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First, some background info: the purpose of these interviews is to bring people of all faiths closer together by promoting understanding of different perspectives. Enjoy! And if you would like to be interviewed, I am currently looking for someone who can tell me about their viewpoint as a Hindu or Wiccan. Just comment here and I'll contact you. Thanks!

Interview With [livejournal.com profile] prelocandkanar--thanks again, Beth! Readers: Please note that this interview contains more detail than any other before! But I have retained Beth's answers in their entirety, because I enjoyed them so much and felt confident you would, too. You will see this interview is divided into several sections, due to length. Enjoy!

15.) What are the taboos relating to your faith?

Taboos? I don’t know. Many, many Jews ignore kosher laws, don’t do daily prayers, or keep the Sabbath or any of that stuff, and still consider themselves, and would be considered, “good Jews.” I think being a “good Jew” is synonymous with being a good person, a kind and considerate person, so anything that goes against that – being mean, selfish, uncharitable, dishonest, etc. -- would be the most “taboo.” There’s a word, “mensch” – it means of person of integrity and honor. That’s the goal. The rest is gravy.

16.) Does your faith encourage belief in an afterlife? (i.e. heaven, hell, purgatory, nirvana, reincarnation, etc.)

Afterlife is not an important part of Judaism. Judaism is overwhelmingly concerned with life here and now.

17.) Does your faith encourage belief in more than one deity?

No. However, belief in any God at all is not required at all to be a “good Jew.”

18.) What healing methods are practiced by your faith? (Brief descriptions encouraged.)

Healing methods? Call a doctor! J

19.) Does your faith embrace many sects? If so, feel free to name and briefly describe the differences.

I wouldn’t call them “sects,” but the main branches or denominations of Judaism are Orthodox, Conservative and Reform. A person can and often does switch easily among them.
Orthodox are the most traditional. A sub-division of Orthodox are those that I would call a sect, the Hasidic Jews, are the ones with the hats and black coats. Most Orthodox (in my part of the world, at least) are “Modern Orthodox.”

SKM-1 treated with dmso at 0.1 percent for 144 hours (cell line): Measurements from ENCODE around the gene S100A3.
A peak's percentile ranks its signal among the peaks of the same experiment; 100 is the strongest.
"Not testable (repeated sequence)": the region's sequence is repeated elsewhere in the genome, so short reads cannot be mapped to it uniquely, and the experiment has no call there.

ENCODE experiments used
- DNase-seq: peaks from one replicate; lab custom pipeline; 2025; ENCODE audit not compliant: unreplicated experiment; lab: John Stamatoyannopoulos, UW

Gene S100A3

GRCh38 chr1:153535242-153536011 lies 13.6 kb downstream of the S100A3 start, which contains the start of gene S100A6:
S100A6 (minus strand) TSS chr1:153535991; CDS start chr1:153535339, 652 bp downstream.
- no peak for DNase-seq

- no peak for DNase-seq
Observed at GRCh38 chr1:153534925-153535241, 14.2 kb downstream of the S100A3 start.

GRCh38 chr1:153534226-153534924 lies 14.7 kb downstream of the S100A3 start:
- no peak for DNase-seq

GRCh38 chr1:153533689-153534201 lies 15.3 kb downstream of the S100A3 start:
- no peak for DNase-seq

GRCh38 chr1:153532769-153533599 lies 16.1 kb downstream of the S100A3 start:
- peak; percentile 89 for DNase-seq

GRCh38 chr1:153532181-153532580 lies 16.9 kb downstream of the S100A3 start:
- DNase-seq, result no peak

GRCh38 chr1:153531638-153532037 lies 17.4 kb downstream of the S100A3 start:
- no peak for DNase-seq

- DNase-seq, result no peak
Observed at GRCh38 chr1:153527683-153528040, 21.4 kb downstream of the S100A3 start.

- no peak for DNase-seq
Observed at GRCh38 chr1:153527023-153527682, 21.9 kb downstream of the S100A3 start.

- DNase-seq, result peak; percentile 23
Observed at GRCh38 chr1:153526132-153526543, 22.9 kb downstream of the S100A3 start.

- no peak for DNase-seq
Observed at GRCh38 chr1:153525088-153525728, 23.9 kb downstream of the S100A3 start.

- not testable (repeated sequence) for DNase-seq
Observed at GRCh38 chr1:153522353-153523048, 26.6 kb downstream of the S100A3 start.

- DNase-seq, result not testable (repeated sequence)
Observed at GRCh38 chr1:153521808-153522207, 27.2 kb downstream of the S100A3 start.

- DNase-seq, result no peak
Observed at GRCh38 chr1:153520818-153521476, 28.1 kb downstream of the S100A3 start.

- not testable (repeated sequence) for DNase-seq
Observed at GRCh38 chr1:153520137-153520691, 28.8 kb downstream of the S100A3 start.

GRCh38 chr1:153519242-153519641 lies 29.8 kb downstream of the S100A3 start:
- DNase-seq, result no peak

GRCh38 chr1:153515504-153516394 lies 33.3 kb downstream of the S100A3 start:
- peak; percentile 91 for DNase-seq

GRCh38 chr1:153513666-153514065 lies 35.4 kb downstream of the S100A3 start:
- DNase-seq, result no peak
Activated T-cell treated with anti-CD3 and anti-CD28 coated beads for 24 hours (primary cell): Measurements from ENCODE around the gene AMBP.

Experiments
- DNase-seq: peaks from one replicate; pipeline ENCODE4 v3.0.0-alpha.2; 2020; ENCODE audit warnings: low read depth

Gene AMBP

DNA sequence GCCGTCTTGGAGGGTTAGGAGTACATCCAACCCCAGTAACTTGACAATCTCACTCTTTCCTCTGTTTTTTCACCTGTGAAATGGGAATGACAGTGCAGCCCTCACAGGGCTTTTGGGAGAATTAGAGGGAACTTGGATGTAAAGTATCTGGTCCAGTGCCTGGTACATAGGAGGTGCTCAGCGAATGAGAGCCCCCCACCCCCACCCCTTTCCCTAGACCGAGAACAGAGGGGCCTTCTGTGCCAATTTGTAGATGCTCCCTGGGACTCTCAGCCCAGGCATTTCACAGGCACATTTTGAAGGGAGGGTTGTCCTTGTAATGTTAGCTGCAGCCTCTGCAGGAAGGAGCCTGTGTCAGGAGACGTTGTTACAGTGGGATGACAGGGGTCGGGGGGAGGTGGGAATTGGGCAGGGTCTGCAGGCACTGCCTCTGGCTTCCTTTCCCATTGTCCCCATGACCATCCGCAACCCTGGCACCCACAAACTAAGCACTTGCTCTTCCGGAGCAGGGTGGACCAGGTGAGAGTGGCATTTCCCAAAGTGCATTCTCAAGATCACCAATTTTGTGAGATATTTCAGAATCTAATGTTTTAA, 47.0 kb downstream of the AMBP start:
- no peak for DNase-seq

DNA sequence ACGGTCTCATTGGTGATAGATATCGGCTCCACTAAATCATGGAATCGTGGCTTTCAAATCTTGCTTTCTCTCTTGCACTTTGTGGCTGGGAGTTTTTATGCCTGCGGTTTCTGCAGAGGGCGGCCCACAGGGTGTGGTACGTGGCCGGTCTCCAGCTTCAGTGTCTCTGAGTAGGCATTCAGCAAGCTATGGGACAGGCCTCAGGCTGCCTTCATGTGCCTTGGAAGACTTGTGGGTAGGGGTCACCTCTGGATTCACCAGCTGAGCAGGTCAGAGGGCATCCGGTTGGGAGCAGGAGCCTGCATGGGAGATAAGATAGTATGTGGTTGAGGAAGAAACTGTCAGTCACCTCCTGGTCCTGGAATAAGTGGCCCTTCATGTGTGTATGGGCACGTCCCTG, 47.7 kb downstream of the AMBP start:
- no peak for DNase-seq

I grew up Reform (not “Reformed” but “Reform” because it’s still and always changing and adapting), but since switched to Conservative. Reform are the most “liberal.” Services are almost entirely in English, often with musical accompaniment, and almost no one keeps kosher. Many Reform Jews only go to synagogue (if at all) on High Holy Days. Many Reform Jews would describe themselves as “secular Jews.”

There’s a wide range of observance among all branches.

20.) If you are part of a bi-faith marriage, briefly describe an incident you had with a conflict and how you dealt with it…

My husband and I are both Jewish, but he grew up (Modern) Orthodox and I grew up Reform, so we joke that we’re a mixed marriage. When we were dating, he came with me to my synagogue on High Holy Days one day, and I went to his the next day. At my synagogue, there was an organ playing music, we all sat together and the service was in English. Later, he told me that he felt like he was in a church. I went with him to his synagogue. The men and women sat separately, the men below and the women upstairs. The whole thing was in Hebrew, chanted by a cantor on a bimah (a low platform with a table to hold the Torah) in the center of the room, instead of in front. I felt so removed and apart from my then-fiance – as I was! I had such fond memories of standing at synagogue between my mother and father and grabbing their hands and feeling really connected. (Not that I ever “enjoyed” services. Long and boring!) When we got married, we agreed to “split the difference” and joined a Conservative synagogue. It was very helpful that we had a daughter. Orthodox synagogues are not as egalitarian and Conservative and Reform. (Our synagogue has had female rabbis and female cantors.)

It’s interesting that this survey doesn’t ask if one believes in (a) god or God or Diety. I’m going to answer it, anyway. J

I usually don’t really believe in God or any afterlife at all. Certainly not a God that’s involved in the details of our life. If I believe in a God at all, it would be First Cause – that is, something had to create the first particle of matter or energy in the universe. We can trace our solar system back, we can trace our galaxy back, we can propose theories about the Big Bang. But none of our cosmology can understand how this all began. Or comprehend that it might not have had a beginning. How did the first particle of matter or energy come to be? If I think of God, that’s it – First Cause.
More often, I believe in the “god” that is the best part of ourselves, the part of us that reaches the highest moral level we can. If I were to pray (which I don’t), I would be praying to that part of myself that can help me become the best person I could be.

I also strongly believe in noticing, appreciating and enjoying this life to the fullest. I frequently try to stop and notice the beautiful things around me – nice weather, nature. I try to appreciate that I have a healthy body. Because I believe that this life is all there is, I don’t want to miss anything or take it for granted. I don’t want to sleep-walk through it. My goal is to be “present,” “in the moment.” Judaism actually is a useful component of that.

The Old Testament God is often portrayed as cruel, vengeful, and petty. A projection of the times, and not relevant to how we think today. If I were to think about a God at all, it’s a God that’s patient, accepting, and loving. The piece of god that’s in all of us.
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